This info mainly pertains to 2 strokes at this time but may be updated at a later date. Reading your spark plugs is a valuable tool for performance tuning as well as for identifying possible problems with the mechanical condition of your engine. Below are descriptions with pictures of different plug appearances and their causes. Later I’ll be adding a section on plug reading as well.
Normal Appearance - This is a perfect plug. The color is mocha brown so the carb jetting is optimum.
The first three threads are black signifying the plug's heat range is matched to the application.
Wet Fouled - This plug is wet fouled. The spark plug's heat range is either too cold or the carb jetting is too rich.
Heavy Carbon - This plug has heavy carbon build up, possibly due to a bad crank rotary valve seal or a faulty oil injection pump.
Excessive oil has entered the combustion chamber, burning off and accumulating the carbon deposits on the plug electrode and insulator.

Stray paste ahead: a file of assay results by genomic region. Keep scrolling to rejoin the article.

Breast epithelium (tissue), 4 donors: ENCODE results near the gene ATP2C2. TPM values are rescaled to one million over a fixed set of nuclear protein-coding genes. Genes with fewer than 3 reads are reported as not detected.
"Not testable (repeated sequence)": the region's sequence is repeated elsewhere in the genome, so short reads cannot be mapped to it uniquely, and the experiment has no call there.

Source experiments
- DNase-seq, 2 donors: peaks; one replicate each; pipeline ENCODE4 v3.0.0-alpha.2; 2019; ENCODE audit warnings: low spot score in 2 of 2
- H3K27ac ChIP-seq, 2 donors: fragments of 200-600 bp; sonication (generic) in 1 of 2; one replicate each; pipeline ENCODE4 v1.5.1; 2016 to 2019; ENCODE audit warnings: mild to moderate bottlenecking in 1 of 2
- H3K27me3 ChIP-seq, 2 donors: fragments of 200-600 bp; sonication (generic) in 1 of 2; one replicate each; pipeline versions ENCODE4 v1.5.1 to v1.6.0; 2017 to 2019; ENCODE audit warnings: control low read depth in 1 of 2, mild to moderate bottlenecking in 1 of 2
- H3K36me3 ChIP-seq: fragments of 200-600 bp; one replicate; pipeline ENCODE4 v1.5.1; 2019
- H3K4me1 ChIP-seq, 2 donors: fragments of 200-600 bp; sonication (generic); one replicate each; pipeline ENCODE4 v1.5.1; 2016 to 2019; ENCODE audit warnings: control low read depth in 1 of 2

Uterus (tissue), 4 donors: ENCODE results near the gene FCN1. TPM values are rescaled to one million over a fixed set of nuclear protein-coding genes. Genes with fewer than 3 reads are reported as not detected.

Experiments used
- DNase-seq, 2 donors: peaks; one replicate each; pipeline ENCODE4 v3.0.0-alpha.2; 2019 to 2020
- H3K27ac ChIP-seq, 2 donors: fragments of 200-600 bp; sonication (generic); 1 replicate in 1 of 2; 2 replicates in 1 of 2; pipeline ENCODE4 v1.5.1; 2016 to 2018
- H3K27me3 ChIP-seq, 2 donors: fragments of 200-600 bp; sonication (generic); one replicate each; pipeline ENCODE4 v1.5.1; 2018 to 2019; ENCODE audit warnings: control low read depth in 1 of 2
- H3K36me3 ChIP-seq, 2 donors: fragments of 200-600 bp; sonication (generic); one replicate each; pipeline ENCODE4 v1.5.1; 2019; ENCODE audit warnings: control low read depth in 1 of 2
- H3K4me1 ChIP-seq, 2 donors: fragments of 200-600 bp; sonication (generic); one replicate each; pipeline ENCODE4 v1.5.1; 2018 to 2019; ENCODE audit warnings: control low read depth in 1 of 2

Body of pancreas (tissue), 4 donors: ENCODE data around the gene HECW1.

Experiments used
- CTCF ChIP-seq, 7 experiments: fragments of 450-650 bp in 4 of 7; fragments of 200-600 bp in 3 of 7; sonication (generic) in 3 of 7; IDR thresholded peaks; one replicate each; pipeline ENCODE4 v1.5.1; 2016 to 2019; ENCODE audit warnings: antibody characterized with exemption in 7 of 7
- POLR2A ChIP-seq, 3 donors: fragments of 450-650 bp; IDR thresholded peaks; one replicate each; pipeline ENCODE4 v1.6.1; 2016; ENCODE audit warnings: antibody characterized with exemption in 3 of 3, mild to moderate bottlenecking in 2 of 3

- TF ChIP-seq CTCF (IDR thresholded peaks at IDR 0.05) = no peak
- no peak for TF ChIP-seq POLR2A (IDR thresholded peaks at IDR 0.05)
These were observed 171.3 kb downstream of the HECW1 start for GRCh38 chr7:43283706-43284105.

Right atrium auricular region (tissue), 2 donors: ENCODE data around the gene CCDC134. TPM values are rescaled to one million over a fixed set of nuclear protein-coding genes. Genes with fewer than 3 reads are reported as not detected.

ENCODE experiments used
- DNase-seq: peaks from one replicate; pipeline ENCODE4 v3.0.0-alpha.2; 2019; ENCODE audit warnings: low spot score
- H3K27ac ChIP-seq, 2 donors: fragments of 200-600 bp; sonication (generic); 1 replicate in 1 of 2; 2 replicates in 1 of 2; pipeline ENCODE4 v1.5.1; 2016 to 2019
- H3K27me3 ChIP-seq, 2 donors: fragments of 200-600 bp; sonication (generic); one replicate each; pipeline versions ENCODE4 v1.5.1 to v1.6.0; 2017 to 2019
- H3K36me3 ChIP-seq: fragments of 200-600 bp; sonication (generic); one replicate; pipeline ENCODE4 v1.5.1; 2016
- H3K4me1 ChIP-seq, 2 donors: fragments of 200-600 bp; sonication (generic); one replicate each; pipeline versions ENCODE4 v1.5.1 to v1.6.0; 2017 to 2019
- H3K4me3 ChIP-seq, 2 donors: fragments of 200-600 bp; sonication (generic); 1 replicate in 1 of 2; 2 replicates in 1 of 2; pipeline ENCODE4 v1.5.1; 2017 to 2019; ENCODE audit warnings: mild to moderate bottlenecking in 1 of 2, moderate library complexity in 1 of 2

Engines showing these plug symptoms will have excessive amounts of blue exhaust smoke and may
also actually have oil being expelled as well if the crank rotary seal has failed.
Aluminum Fouled - This plug has tiny deposits of aluminum packed around the insulator.
The engine is suffering a meltdown from detonation or another internal failure.
With detonation, excessive heat can’t transfer from the spark plug fast enough and the center of the piston melts causing the molten aluminum to collect on the plug.
Obviously, you should not operate an engine that shows those plug symptoms until you investigate the cause and correct the problem!